How I write Refactoring ✍️
And why writing in public is one the best resolutions you can make this year.
Hi everyone and Happy New Year! 🎉 By deciding to publish an article every Friday, little did I know I would send one on Christmas Day and one on New Year's Day 😄
In the last couple of weeks I have spent some time reflecting on the past 12 months.
For the first time I had a true, honest retrospective, thought deeply about things that worked, things that didn't, and made some concrete plans for 2021.
While doing so, it was immediately clear that starting Refactoring has been one of the highlights of the year.
It's been so for several reasons:
📚 It forced me to read and learn more about my practice than I ever did. It's inevitable when you have to write a new essay every week.
🧠 It cleared my thoughts about topics I write about. Like Paul Graham said, writing is mostly about thinking clearly.
🤝 It expanded my network enormously — I met a lot of great people because of Refactoring, and conversations are easier because we have this rich, common ground to start from. Writing is really networking for introverts.
In hindsight, writing in public seems such a no-brainer that I wonder why I haven't started before.
Yet, very few people I know write regularly — or at all.
This article wants to inspire you to do so, while also providing a practical process to get started. I would be so happy if you set this as one of your new year resolutions!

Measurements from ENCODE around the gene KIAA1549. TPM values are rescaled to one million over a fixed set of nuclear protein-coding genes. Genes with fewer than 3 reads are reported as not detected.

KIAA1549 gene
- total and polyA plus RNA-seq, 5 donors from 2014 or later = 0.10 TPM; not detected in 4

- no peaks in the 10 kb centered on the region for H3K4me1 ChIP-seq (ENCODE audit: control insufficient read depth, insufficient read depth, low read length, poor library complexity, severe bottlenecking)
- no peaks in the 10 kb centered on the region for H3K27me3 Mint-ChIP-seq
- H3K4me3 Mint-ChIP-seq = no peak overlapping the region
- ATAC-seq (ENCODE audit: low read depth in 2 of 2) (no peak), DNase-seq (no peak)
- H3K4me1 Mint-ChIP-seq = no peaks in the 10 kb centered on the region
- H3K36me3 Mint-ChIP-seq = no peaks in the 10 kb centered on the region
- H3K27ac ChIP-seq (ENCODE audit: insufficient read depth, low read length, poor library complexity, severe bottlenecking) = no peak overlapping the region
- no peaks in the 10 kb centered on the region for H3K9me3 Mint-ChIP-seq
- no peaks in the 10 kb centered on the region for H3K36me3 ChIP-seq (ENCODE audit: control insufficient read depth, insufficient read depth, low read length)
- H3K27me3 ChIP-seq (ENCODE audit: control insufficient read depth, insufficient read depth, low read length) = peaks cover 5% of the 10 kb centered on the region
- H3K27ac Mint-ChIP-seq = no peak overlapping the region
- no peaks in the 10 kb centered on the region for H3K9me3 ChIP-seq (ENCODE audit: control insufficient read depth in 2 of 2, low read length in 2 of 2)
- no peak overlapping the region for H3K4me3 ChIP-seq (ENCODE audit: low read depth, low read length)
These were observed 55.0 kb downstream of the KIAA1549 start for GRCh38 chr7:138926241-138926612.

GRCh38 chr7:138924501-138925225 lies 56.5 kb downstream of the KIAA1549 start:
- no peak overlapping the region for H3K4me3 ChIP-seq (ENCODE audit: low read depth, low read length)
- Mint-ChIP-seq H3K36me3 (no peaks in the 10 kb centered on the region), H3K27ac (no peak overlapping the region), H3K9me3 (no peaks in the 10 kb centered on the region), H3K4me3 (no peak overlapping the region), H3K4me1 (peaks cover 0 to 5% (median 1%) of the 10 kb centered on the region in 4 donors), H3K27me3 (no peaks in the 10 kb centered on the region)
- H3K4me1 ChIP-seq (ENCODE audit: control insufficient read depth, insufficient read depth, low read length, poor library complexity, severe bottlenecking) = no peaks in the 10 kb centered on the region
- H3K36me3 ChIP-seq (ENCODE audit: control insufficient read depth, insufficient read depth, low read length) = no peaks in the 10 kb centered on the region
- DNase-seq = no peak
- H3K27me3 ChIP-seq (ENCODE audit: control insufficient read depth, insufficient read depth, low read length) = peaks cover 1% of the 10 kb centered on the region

Very few people write
As you may guess, I speak of Refactoring with many friends, and I often suggest them to start writing as well. By now, I think I spoke to enough people to have a representative sample of the excuses everyone makes for not doing it.
They mostly boil down to two:
⏳ "It takes too much time"
🤷 "I am not good at writing"
Let me debunk these for you 👇
⏳ “It takes too much time”
I spend 5 hours a week writing.
It's one hour a day during workdays, and weekends are free.
I don't know if it's a lot or a little, if I am fast or slow, but it's consistent every week. To me, being consistent is the most important quality because this way I can plan my time around it.
From idea to publish, I write in 6 steps (+1):
🔖 Take notes
💡 Decide what to write about (30 mins)
❓ Six Questions (30 mins)
📌 Outline (1 hour)
📑 Draft (1 hour)
🔍 Review (2 hours)
These steps follow a very top-down approach that:
Prevents me from falling into "perfectionist" mode and spend too much time on details.
Makes me understand early on if writing about a topic it's worth it or not.
It gets consistent results in predictable time (again, the most important thing).
Let's dive in! 👇
🔖 Taking notes
Taking notes is the Step 0, and easily the most important.
It doesn't account against the overall writing time because it's not something I plan for — I just do it whenever I read something, which might be in the evenings, weekends, or whenever I feel like doing it.
Your notes should be the building blocks for your articles, so you never start writing something from a blank page.
If you do it right, writing a new article becomes natural because it is the continuation of the prep work you have been doing with notes.